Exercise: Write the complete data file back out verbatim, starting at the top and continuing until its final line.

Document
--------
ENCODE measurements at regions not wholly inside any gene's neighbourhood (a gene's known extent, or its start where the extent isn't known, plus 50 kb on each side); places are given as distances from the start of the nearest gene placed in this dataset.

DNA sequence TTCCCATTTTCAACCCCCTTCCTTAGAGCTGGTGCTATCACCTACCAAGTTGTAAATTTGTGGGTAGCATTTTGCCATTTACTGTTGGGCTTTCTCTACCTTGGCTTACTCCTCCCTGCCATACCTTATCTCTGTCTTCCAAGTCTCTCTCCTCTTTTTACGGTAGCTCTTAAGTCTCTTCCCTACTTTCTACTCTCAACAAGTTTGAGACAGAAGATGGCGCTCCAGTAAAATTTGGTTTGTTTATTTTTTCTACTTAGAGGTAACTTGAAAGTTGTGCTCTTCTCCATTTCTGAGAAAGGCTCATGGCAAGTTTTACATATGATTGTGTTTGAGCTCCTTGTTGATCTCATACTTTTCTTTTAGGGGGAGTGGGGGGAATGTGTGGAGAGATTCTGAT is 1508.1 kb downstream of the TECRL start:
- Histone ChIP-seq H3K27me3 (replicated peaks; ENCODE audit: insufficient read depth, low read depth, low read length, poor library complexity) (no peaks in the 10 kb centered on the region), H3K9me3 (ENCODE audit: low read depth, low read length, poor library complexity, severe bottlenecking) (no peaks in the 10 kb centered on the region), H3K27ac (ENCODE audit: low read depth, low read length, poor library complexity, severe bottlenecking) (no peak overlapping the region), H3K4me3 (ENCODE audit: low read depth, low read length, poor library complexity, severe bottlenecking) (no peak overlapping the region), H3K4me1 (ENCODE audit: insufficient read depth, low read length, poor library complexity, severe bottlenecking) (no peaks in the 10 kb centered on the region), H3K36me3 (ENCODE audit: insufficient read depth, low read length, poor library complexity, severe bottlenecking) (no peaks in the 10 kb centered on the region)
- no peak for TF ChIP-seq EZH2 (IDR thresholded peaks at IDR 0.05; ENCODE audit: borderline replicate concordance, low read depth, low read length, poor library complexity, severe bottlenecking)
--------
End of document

ENCODE measurements at regions not wholly inside any gene's neighbourhood (a gene's known extent, or its start where the extent isn't known, plus 50 kb on each side); places are given as distances from the start of the nearest gene placed in this dataset.

DNA sequence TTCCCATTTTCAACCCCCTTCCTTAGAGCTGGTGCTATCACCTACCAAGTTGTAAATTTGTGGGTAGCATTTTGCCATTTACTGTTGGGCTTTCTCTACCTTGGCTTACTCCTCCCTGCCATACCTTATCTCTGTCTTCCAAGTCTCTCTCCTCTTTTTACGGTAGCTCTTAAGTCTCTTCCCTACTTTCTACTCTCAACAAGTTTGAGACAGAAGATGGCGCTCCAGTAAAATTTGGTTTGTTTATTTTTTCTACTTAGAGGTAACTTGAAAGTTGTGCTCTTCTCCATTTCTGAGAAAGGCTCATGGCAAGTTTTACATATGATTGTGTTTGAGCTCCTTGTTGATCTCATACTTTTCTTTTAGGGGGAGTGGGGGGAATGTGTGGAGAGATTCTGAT is 1508.1 kb downstream of the TECRL start:
- Histone ChIP-seq H3K27me3 (replicated peaks; ENCODE audit: insufficient read depth, low read depth, low read length, poor library complexity) (no peaks in the 10 kb centered on the region), H3K9me3 (ENCODE audit: low read depth, low read length, poor library complexity, severe bottlenecking) (no peaks in the 10 kb centered on the region), H3K27ac (ENCODE audit: low read depth, low read length, poor library complexity, severe bottlenecking) (no peak overlapping the region), H3K4me3 (ENCODE audit: low read depth, low read length, poor library complexity, severe bottlenecking) (no peak overlapping the region), H3K4me1 (ENCODE audit: insufficient read depth, low read length, poor library complexity, severe bottlenecking) (no peaks in the 10 kb centered on the region), H3K36me3 (ENCODE audit: insufficient read depth, low read length, poor library complexity, severe bottlenecking) (no peaks in the 10 kb centered on the region)
- no peak for TF ChIP-seq EZH2 (IDR thresholded peaks at IDR 0.05; ENCODE audit: borderline replicate concordance, low read depth, low read length, poor library complexity, severe bottlenecking)